Yet another aspect of the gospel and it’s good news is that all news is a double edged sword. The coming of the Lord to the Gadarenes was good news for the demoniac, but it was bad news for the villagers and townspeople. They were afraid of Jesus and His great miracle of sending the demons into the pigs. Do you understand why? Because it was unlike anything they had ever seen, but there is something else…they were afraid that they would lose their food and their income if the other pigs in the areabehaved similarly. Let us not be like them my brothers and sisters. Instead of thinking and worrying about everything we might lose by inviting Jesus into our hearts and our lives, we should think about everything that He desires to offer us.Let us cling to Christ and sit at His feet regardless of what we might have to sacrifice in return. After all, is any sacrifice too much for us in comparison with what the Lord Jesus Christ has done for us and given to us by His grace? As St. Paul writes,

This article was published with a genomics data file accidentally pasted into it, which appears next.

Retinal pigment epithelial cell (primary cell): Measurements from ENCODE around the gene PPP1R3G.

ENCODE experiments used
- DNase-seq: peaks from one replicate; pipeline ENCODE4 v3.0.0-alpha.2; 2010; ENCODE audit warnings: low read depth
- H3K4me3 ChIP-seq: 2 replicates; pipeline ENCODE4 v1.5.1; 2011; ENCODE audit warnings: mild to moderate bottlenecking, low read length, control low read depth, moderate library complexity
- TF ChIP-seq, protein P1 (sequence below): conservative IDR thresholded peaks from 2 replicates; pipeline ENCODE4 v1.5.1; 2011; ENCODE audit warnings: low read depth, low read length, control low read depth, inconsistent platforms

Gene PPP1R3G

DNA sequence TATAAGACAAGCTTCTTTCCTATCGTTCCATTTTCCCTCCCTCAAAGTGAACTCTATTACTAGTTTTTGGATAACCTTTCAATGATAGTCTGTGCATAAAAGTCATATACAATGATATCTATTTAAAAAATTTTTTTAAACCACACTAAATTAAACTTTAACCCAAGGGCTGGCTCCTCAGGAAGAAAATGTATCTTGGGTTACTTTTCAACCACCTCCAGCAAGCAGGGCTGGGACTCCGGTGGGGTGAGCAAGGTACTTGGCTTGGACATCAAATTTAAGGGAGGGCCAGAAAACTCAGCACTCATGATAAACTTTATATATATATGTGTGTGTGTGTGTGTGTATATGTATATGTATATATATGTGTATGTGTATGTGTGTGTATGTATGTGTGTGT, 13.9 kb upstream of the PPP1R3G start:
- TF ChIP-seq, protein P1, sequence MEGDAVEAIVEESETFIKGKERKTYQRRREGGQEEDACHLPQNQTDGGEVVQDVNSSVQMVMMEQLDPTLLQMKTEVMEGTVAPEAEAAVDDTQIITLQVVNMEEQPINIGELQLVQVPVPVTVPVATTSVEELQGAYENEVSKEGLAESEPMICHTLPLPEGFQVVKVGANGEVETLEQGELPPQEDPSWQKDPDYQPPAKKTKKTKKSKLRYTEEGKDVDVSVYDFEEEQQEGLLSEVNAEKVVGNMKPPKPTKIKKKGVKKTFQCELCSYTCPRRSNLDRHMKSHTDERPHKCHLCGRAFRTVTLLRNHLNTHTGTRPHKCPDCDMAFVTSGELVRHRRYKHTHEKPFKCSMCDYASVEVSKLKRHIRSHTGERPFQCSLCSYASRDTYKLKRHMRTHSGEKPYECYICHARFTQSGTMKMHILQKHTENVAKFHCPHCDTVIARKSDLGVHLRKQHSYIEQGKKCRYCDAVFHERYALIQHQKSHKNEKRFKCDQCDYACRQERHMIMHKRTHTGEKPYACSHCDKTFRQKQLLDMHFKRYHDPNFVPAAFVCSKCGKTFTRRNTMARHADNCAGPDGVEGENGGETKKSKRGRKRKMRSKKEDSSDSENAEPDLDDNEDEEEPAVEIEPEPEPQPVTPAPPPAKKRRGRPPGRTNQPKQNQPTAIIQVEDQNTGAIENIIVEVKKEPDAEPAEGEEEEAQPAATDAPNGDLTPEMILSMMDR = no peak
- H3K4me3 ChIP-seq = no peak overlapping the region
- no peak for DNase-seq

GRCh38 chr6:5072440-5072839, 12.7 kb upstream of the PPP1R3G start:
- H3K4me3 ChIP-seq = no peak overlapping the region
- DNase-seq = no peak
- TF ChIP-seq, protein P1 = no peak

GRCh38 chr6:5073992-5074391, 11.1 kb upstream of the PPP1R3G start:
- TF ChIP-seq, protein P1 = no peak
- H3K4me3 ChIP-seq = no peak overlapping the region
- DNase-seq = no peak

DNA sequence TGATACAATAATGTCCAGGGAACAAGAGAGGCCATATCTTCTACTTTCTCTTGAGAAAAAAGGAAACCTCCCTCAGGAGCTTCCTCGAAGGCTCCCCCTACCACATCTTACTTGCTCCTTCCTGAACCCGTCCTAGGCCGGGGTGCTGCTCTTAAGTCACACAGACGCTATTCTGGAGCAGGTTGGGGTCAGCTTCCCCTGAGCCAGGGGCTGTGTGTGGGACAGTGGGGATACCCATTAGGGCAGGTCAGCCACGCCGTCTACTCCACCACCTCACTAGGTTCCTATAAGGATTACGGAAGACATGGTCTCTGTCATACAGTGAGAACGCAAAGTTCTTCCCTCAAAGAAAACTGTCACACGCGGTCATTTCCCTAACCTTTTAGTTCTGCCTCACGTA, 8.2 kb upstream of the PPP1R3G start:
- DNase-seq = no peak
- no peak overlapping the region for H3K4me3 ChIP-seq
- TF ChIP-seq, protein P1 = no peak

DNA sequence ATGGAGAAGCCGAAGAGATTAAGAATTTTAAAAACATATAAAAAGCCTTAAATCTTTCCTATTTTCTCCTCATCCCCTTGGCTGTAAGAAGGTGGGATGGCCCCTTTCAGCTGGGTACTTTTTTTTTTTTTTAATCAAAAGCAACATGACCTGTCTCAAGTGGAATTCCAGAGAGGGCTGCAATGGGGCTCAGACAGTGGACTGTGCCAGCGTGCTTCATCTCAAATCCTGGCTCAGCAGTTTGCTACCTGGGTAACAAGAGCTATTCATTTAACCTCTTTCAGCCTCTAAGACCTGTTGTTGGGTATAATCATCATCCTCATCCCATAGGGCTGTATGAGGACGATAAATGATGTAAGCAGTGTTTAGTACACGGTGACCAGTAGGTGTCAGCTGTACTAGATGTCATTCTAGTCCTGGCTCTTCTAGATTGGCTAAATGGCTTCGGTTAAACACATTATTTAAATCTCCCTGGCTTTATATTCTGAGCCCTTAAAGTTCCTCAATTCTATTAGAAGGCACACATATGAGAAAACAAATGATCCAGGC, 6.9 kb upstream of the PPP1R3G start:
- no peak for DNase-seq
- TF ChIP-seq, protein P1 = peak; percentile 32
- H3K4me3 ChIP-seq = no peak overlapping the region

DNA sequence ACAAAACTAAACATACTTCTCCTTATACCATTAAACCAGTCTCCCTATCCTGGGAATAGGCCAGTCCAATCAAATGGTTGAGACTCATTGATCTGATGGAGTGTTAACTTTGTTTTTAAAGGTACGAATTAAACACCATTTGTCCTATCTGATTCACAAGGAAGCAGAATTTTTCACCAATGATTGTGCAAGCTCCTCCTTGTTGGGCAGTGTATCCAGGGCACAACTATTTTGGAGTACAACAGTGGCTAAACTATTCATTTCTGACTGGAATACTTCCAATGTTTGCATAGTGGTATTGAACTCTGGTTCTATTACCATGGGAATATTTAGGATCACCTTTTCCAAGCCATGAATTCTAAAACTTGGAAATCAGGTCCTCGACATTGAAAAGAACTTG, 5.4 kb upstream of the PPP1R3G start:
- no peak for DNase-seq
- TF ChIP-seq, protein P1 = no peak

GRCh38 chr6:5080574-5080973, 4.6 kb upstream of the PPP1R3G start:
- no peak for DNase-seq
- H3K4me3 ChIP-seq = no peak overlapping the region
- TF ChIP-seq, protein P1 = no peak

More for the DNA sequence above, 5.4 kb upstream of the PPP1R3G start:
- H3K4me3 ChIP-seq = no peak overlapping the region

“But whatever gain I had, I counted as loss for the sake of Christ. Indeed, I count everything as loss because of the surpassing worth of knowing Christ Jesus my Lord. For his sake I have suffered the loss of all things and count them as rubbish, in order that I may gain Christ and be found in him, not having a righteousness of my own that comes from the law, but that which comes through faith in Christ, the righteousness from God that depends on faith— that I may know him and the power of his resurrection, and may share his sufferings, becoming like him in his death, that by any means possible I may attain the resurrection from the dead.”(Phil 3:7-11)

This is the good news. A God who loved us so much that He gladly took our weakness and our death and abundantly gave us His strength and His life…and glory be to God forever AMEN.

Source: Sermons